Shameka Poetry Thomas, Ph.D.
NIH Intramural Research Program
Health Disparities Unit
Social and Behavioral Research Branch
National Human Genome Research Institute
Dr. Shameka Poetry Thomas
My grandmother was a traditional healer and a medicine-woman in Georgia’s rural South. Although I grew up in Miami’s Opa-Locka (a small urban neighborhood tucked between Miami-Gardens and the cusp of Hialeah / Little Havana), I spent most summers near middle Georgia’s farmland, listening to my grandmother. I observed how grandmother, who did not have a Ph.D., gathered Black women in circles. She described the process of listening to Black women’s pregnancies, births, and wellness experiences as “chitchatting and holding space.”
Learning how to ‘hold space’ is what draws me to narrative medicine. My first dose of learning how to conduct narrative medicine, I suppose, came from my grandmother. This methodology (before I knew it was such) was simply understood as the process of sitting in kitchens and beauty salons in the South—just listening. During childhood, I was merely curious about how Black women described their pregnancies, births, and reproductive health—from their side of the story. Thus, when it came to reproductive health, my grandmother taught me a powerful tool: how to “hold space” for people’s narratives. Continue reading “Storytelling Through Narrative Medicine: Measuring the Lived-Experiences of Black Women’s Reproductive Health”
Ali H. Mokdad, Ph.D.
Chief Strategy Officer, Population Health
Professor, Health Metrics Sciences
Institute for Health Metrics and Evaluation
University of Washington, Seattle
Ali Mokdad, Ph.D.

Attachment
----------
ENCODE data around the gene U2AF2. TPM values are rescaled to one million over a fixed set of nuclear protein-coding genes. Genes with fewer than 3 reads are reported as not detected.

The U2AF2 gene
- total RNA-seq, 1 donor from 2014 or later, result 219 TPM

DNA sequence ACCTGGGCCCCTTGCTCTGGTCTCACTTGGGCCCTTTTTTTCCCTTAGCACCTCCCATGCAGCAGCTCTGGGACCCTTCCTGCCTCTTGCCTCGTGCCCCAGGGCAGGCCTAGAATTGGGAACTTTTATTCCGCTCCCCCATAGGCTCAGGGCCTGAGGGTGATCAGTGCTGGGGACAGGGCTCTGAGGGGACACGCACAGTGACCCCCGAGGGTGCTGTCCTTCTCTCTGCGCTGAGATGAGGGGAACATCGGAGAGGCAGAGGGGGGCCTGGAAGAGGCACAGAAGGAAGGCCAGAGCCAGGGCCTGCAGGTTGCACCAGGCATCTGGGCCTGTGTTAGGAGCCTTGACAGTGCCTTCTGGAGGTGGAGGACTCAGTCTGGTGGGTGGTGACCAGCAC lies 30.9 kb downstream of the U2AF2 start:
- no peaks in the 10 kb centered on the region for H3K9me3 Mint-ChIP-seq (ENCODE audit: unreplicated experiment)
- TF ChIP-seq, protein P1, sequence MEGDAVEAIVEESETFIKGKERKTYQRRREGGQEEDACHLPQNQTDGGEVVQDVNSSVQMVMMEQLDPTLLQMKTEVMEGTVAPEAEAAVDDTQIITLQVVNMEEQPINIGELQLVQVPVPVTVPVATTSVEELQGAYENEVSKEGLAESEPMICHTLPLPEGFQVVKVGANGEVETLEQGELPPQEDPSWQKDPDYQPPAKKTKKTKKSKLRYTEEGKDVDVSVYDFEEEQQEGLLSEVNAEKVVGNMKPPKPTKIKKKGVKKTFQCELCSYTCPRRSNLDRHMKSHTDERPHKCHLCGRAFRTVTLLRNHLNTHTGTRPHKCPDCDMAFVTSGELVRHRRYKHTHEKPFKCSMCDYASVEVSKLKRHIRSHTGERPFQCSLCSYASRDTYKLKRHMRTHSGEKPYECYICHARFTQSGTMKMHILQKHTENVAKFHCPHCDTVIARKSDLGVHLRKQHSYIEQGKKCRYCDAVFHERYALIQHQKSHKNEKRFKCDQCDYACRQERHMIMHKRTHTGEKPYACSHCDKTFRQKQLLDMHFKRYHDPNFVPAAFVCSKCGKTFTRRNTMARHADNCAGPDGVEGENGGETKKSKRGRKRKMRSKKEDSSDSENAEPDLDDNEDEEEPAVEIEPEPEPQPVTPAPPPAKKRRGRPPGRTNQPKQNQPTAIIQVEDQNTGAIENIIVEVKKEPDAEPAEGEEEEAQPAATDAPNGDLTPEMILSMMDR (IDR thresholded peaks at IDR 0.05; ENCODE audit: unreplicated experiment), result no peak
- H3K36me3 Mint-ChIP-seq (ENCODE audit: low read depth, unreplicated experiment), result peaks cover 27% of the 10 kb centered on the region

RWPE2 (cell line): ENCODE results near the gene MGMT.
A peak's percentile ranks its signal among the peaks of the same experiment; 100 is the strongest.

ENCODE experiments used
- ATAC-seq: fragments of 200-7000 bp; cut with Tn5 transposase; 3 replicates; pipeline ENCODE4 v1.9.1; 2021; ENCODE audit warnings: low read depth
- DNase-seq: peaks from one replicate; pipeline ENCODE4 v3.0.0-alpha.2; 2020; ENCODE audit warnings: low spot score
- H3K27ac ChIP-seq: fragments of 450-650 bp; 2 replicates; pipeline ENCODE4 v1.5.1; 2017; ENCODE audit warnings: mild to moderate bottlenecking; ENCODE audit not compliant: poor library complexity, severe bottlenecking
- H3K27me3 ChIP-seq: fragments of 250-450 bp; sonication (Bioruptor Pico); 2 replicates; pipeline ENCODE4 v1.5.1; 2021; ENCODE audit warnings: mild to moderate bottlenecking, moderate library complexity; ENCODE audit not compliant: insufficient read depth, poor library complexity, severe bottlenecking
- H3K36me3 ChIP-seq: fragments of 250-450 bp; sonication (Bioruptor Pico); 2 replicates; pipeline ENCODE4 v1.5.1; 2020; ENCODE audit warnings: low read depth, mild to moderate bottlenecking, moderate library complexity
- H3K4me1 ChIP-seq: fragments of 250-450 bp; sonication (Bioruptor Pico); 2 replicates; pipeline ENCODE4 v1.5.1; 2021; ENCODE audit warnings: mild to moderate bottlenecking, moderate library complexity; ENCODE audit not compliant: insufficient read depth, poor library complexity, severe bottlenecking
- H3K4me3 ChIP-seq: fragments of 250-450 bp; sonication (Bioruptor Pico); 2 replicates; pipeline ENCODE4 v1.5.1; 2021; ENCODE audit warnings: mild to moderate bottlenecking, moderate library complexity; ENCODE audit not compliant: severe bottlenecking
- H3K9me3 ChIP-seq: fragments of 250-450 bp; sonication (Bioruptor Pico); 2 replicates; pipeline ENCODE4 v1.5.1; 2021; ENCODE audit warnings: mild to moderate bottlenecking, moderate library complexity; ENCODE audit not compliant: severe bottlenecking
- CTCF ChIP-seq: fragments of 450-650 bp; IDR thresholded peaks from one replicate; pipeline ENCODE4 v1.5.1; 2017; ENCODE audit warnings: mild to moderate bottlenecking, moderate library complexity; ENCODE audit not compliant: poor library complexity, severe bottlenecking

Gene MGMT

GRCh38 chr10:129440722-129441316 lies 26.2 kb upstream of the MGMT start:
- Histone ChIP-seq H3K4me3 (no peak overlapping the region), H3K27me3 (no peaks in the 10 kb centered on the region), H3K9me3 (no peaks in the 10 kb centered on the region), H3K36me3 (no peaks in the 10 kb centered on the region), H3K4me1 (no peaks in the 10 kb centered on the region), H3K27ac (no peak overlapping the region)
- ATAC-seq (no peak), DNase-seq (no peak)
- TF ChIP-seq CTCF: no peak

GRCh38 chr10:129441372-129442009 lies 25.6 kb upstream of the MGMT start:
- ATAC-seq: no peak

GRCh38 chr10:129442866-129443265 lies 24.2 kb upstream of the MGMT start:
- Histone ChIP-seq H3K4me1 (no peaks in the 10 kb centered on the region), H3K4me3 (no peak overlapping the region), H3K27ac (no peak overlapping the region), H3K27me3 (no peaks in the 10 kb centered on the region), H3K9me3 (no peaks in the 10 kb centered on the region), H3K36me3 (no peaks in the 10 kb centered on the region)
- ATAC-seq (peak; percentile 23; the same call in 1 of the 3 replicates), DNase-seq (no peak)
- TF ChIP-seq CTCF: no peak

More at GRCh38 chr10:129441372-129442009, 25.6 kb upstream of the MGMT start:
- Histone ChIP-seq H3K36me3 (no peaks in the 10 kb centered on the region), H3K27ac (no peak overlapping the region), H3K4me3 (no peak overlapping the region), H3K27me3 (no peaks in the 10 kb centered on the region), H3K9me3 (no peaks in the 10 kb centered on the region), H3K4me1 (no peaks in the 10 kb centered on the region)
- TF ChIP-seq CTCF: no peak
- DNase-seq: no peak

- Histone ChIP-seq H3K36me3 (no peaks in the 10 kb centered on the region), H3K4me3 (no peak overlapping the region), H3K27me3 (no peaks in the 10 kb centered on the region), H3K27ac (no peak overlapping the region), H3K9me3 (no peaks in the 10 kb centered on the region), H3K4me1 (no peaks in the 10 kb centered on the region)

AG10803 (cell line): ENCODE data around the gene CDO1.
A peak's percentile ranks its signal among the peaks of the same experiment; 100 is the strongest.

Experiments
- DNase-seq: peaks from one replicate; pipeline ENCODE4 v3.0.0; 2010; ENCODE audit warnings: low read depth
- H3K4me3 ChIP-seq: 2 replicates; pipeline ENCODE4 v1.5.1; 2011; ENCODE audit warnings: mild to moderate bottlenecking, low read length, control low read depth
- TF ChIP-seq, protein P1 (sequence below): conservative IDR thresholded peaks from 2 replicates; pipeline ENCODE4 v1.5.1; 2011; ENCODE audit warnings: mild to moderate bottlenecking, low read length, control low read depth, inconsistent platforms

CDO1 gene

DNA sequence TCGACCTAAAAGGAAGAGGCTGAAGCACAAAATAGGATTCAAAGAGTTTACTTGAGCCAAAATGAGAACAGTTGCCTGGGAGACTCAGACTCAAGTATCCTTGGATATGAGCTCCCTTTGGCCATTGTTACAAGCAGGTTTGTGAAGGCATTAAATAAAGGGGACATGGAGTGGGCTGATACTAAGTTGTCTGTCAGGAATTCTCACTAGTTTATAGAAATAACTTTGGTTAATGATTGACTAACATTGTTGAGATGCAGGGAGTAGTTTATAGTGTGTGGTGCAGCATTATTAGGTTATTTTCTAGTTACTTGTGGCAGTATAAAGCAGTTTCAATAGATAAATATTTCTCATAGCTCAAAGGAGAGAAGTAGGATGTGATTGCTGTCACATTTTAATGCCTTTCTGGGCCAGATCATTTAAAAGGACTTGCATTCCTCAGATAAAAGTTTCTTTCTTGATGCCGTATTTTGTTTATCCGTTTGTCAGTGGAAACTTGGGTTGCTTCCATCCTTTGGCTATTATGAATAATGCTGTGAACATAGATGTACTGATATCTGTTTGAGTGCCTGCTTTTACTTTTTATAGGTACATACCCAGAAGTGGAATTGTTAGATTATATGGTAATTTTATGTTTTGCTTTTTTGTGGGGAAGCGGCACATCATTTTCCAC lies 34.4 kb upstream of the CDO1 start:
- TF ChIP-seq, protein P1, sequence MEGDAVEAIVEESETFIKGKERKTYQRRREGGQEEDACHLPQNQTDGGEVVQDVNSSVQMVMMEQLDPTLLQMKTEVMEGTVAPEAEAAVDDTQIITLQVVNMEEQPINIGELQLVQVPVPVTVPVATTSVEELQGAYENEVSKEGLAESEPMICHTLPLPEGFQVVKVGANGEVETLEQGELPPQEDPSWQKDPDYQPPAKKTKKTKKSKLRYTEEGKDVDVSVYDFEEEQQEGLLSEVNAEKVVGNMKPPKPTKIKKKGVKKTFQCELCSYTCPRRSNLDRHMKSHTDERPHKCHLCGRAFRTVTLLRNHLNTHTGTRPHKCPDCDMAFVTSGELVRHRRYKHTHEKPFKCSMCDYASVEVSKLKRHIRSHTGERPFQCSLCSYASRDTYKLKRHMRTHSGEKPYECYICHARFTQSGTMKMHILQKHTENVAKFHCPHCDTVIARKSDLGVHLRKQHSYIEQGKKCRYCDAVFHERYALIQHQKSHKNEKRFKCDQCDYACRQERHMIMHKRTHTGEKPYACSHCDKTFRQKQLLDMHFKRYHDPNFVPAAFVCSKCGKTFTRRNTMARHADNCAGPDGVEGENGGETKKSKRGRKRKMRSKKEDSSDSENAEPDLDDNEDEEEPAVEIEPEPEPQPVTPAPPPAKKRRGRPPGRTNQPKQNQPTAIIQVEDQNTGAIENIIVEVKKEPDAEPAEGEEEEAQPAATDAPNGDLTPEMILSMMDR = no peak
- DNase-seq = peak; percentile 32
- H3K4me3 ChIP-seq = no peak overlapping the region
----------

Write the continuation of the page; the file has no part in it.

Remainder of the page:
Despite greater public awareness about the social determinants of health, health inequities in the United States remain severe. Reducing disparities in health outcomes are a persistent challenge for policymakers, public health officials, and medical professionals. Due in part to these gaps, the U.S. underperforms against other industrialized countries in key health metrics, such as overall and healthy life expectancy. The reasons that the U.S. lags behind its peers are manifold. Most importantly, however, are the health discrepancies by geographic location, race/ethnicity, and socioeconomic status (SES). Understanding and reducing disparities among those most affected must be of central interest to policymakers to ensure that every person in the U.S. can lead a healthy life. A dearth of sufficient evidence on local health patterns produced from high-quality scientific research weakens our ability to understand the problem and design interventions. A particularly pressing need is for comprehensive and comparable examination of health outcomes for individuals in the U.S. by race/ethnicity and SES at the local level. Continue reading “All Health is Local: Measuring the Burden of Disease by U.S. County, Race/Ethnicity, and Socioeconomic Status”